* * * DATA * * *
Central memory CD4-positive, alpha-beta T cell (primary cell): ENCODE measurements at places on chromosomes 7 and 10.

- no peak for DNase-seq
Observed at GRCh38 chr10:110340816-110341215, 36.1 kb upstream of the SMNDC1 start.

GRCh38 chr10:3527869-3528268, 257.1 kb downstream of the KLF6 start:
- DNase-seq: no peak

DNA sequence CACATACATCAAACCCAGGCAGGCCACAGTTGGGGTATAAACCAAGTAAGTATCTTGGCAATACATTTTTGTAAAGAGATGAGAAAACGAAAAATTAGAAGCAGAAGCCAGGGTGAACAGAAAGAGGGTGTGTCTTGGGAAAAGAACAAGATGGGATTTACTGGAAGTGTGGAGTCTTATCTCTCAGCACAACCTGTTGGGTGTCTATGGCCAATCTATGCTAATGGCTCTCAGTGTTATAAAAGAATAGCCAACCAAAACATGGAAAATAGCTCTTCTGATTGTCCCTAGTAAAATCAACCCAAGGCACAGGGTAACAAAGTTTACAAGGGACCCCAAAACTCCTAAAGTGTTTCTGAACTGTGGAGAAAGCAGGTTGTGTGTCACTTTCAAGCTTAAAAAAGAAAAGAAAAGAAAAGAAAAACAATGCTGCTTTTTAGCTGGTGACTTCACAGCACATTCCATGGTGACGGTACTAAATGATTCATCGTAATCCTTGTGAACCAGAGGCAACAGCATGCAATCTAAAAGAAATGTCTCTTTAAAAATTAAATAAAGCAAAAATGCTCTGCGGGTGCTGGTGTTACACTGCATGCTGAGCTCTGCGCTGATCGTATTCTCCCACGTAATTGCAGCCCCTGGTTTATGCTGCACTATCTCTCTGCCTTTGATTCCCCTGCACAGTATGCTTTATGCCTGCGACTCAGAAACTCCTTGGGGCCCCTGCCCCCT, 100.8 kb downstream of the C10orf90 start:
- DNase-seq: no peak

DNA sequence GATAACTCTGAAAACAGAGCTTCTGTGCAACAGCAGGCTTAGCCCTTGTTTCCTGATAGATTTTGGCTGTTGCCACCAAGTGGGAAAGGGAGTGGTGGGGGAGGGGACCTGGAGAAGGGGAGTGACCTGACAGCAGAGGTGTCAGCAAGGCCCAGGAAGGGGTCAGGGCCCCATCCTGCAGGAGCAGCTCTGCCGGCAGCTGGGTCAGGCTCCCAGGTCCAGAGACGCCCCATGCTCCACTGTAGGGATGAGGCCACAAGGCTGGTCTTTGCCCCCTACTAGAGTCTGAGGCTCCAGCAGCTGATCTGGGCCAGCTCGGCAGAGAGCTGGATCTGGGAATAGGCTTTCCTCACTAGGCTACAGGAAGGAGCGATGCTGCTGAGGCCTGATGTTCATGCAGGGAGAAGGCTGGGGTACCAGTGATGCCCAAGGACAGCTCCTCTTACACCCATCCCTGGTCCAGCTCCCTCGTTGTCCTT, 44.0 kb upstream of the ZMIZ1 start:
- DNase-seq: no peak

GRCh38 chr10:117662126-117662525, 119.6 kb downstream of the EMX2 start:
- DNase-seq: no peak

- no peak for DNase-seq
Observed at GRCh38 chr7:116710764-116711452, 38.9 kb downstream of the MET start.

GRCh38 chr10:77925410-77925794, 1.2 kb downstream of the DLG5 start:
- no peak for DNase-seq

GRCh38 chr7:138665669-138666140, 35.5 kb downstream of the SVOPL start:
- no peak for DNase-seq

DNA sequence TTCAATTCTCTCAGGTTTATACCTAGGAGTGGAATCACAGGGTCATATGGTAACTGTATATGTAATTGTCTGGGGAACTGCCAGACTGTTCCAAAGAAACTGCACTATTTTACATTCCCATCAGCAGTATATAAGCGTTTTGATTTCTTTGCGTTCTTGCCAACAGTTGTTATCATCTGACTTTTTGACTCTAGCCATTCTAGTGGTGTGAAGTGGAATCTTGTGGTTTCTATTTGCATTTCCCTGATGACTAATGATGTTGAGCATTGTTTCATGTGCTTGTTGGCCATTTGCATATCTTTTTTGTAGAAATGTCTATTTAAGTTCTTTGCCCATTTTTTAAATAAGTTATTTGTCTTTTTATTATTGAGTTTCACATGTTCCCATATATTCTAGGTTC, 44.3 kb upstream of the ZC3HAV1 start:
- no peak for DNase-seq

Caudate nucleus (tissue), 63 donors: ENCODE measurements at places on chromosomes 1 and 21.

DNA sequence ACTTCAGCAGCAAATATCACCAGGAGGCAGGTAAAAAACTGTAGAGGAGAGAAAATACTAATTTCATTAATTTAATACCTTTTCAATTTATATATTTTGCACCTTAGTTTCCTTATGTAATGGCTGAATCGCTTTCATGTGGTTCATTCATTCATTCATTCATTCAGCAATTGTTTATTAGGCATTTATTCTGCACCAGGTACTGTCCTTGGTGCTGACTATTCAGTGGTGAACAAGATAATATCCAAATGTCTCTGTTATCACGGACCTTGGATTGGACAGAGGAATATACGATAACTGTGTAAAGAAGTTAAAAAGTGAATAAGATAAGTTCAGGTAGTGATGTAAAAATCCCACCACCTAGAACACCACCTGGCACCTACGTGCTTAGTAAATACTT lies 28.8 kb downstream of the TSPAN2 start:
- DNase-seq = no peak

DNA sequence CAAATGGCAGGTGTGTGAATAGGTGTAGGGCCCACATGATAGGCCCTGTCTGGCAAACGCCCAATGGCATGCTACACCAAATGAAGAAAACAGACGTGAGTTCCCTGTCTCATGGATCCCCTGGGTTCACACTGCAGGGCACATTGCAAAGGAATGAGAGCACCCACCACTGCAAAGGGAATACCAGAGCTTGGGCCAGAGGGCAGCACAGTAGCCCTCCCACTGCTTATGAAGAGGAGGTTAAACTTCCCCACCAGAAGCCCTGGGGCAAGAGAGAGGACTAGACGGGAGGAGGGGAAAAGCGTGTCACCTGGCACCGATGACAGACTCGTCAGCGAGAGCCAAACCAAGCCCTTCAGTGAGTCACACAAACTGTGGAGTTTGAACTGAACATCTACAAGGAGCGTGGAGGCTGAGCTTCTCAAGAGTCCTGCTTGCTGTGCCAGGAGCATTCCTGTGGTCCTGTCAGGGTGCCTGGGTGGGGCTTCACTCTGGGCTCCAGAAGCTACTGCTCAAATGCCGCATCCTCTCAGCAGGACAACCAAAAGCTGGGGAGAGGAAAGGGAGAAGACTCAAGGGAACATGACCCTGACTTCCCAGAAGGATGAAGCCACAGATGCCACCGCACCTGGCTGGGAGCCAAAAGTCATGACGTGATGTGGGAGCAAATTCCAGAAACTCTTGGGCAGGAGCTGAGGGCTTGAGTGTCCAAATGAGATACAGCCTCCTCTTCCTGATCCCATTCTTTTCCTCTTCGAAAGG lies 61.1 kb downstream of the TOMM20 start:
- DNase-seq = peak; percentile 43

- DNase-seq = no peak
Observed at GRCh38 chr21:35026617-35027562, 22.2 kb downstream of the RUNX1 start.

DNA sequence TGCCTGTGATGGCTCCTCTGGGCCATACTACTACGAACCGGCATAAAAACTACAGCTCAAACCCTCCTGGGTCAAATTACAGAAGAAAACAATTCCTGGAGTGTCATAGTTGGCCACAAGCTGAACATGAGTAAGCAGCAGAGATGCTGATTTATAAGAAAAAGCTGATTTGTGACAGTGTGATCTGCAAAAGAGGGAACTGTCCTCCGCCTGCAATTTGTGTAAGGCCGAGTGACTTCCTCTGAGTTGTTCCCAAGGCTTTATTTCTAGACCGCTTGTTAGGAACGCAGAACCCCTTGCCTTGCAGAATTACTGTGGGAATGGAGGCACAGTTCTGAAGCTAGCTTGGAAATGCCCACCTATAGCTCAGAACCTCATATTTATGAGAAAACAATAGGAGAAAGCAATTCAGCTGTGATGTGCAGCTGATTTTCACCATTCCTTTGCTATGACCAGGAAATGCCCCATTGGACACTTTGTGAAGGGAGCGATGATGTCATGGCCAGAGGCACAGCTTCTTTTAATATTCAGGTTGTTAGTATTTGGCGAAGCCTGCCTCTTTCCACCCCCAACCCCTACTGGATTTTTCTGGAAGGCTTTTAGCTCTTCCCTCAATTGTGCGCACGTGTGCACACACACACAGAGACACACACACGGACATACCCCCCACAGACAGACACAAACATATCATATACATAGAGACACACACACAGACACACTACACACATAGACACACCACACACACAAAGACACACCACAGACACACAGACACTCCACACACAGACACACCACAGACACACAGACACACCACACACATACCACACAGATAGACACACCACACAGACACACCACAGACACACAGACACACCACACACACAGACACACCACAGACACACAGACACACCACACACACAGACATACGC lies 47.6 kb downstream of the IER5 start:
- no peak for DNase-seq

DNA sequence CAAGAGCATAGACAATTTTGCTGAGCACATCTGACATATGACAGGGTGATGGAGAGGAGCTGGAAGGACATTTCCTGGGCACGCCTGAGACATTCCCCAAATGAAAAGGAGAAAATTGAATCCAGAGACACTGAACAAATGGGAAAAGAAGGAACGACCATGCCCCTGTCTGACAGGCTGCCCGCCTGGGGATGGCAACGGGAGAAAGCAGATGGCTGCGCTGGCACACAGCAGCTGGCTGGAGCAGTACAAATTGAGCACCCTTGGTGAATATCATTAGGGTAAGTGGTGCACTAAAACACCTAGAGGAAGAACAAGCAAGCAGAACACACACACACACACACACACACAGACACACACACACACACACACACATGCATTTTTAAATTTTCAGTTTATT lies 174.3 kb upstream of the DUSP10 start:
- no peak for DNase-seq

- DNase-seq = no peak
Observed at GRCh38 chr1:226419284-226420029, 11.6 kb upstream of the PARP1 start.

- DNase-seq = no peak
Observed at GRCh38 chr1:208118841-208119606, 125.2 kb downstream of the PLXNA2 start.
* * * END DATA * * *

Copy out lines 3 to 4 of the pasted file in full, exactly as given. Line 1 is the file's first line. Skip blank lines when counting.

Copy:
Observed at GRCh38 chr10:110340816-110341215, 36.1 kb upstream of the SMNDC1 start.

GRCh38 chr10:3527869-3528268, 257.1 kb downstream of the KLF6 start: